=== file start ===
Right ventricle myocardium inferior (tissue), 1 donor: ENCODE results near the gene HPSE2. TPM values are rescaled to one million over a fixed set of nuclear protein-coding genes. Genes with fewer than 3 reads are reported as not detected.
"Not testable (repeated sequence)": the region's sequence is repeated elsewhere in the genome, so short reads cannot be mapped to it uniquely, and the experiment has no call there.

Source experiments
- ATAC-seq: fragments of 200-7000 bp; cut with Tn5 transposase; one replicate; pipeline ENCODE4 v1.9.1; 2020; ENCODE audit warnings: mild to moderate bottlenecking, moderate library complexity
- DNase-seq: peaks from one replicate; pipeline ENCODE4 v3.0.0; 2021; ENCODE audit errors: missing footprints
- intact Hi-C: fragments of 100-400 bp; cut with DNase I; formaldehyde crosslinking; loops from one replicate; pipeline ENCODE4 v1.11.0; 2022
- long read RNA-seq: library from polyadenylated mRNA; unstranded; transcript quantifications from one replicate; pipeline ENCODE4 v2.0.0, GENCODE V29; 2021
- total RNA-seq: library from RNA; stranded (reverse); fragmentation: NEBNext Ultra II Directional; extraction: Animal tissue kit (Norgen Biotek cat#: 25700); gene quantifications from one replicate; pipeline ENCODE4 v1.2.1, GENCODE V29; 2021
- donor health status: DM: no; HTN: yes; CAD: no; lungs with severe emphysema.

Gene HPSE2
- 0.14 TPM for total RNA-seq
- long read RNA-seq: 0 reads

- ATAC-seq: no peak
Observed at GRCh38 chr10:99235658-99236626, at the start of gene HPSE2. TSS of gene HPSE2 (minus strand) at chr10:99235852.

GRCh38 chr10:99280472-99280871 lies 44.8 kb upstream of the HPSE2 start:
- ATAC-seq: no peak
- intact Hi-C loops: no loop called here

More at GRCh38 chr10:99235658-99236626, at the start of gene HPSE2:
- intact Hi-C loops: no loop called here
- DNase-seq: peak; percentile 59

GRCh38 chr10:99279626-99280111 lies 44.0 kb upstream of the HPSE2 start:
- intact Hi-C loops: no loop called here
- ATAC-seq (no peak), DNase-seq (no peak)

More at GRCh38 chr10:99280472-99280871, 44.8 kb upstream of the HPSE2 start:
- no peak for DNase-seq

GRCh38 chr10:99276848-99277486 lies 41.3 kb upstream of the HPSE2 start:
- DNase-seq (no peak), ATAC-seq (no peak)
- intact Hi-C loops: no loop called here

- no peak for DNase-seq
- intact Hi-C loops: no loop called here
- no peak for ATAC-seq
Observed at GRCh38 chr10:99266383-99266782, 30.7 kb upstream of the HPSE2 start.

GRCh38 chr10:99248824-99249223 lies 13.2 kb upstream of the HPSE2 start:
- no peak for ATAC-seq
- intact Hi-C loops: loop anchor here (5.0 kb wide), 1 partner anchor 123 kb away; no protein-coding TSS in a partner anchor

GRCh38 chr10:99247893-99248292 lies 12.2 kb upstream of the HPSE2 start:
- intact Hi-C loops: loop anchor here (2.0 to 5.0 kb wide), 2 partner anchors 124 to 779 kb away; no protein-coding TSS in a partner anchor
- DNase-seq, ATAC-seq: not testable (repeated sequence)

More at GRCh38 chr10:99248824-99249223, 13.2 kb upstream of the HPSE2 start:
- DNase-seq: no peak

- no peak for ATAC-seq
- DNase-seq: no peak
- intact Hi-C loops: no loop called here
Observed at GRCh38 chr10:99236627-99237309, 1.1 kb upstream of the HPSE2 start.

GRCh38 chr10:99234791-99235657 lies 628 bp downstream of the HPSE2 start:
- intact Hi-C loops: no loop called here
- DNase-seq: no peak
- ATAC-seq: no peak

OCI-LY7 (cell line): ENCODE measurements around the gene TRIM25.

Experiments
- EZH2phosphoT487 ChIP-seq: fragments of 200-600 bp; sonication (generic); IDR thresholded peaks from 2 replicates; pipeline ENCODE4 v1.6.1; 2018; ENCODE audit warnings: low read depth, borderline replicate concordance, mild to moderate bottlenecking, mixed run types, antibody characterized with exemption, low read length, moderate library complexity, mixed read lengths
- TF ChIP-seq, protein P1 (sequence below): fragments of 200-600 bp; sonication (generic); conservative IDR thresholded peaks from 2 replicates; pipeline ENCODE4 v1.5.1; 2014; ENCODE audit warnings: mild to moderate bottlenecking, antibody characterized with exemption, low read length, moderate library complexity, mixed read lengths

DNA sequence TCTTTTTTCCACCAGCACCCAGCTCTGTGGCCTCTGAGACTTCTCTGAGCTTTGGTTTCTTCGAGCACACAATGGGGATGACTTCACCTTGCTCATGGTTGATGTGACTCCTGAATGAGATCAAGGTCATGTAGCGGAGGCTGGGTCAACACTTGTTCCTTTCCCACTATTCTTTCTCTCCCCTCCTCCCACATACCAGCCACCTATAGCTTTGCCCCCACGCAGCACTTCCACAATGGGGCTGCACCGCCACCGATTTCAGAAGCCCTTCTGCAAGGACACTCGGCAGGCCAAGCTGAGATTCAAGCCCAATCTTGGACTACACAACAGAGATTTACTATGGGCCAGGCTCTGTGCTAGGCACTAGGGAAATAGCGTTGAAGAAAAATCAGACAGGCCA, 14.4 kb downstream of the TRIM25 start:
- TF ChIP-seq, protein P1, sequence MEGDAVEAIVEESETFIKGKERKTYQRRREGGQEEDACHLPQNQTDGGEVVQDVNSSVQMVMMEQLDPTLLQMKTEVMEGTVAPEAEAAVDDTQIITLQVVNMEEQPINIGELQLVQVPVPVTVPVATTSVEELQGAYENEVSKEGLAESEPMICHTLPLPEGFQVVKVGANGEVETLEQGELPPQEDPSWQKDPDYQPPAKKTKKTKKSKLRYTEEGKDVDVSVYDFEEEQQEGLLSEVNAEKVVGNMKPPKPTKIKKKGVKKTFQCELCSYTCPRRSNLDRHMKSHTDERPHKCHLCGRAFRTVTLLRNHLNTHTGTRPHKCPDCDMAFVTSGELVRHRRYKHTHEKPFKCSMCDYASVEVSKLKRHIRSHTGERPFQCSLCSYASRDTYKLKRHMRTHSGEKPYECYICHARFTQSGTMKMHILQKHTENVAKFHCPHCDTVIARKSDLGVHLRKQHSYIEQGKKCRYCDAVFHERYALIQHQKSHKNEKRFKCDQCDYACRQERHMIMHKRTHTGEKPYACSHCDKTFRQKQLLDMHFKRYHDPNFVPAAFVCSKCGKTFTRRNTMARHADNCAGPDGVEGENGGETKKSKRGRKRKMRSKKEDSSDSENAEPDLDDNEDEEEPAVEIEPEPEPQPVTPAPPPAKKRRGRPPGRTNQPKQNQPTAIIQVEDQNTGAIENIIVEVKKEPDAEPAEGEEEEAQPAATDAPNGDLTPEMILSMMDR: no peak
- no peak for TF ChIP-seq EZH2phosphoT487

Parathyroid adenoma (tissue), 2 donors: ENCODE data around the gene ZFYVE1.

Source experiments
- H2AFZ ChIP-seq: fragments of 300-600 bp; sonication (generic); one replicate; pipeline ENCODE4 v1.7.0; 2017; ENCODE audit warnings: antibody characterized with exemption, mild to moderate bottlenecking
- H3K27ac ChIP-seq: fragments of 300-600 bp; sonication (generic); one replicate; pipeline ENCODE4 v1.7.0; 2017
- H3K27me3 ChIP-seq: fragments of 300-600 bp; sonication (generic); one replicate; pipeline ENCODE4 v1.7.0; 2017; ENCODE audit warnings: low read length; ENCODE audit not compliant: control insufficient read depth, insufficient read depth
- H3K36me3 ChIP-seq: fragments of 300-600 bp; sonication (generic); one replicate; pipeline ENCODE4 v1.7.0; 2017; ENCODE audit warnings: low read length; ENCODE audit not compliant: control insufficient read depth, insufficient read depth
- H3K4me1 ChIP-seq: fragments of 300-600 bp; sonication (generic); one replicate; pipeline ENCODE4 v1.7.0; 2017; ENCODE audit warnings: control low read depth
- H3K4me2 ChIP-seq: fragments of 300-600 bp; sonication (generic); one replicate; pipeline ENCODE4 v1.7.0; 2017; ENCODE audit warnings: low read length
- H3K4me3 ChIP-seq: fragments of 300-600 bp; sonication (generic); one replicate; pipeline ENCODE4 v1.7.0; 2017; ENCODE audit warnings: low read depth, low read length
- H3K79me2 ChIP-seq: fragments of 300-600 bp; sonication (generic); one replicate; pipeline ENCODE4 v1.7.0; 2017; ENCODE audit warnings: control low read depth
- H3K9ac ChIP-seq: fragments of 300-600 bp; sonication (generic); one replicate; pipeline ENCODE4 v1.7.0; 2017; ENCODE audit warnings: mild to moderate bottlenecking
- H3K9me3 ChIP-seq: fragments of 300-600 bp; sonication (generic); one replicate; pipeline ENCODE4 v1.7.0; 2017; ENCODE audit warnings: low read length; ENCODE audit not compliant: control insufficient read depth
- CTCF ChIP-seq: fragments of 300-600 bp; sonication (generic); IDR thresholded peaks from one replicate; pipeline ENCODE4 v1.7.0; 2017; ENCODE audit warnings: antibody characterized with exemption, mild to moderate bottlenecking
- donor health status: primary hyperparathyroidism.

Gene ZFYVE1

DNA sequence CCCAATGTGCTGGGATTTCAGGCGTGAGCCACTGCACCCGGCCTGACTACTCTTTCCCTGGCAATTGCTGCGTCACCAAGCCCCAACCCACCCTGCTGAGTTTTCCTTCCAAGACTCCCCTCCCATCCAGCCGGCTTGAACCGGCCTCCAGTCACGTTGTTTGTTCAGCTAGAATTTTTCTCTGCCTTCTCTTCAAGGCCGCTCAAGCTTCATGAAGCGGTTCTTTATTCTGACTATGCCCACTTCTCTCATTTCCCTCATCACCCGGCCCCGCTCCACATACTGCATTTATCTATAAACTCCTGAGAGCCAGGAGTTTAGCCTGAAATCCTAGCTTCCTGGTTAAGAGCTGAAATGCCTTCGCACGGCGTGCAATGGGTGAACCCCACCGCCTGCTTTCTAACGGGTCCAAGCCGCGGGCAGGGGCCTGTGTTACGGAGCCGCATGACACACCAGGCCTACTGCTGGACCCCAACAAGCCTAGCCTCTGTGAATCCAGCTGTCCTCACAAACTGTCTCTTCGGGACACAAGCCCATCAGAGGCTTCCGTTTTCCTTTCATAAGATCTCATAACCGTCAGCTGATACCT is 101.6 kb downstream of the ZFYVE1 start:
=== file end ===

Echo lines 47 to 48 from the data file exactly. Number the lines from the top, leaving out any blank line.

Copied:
- DNase-seq: no peak
- ATAC-seq: no peak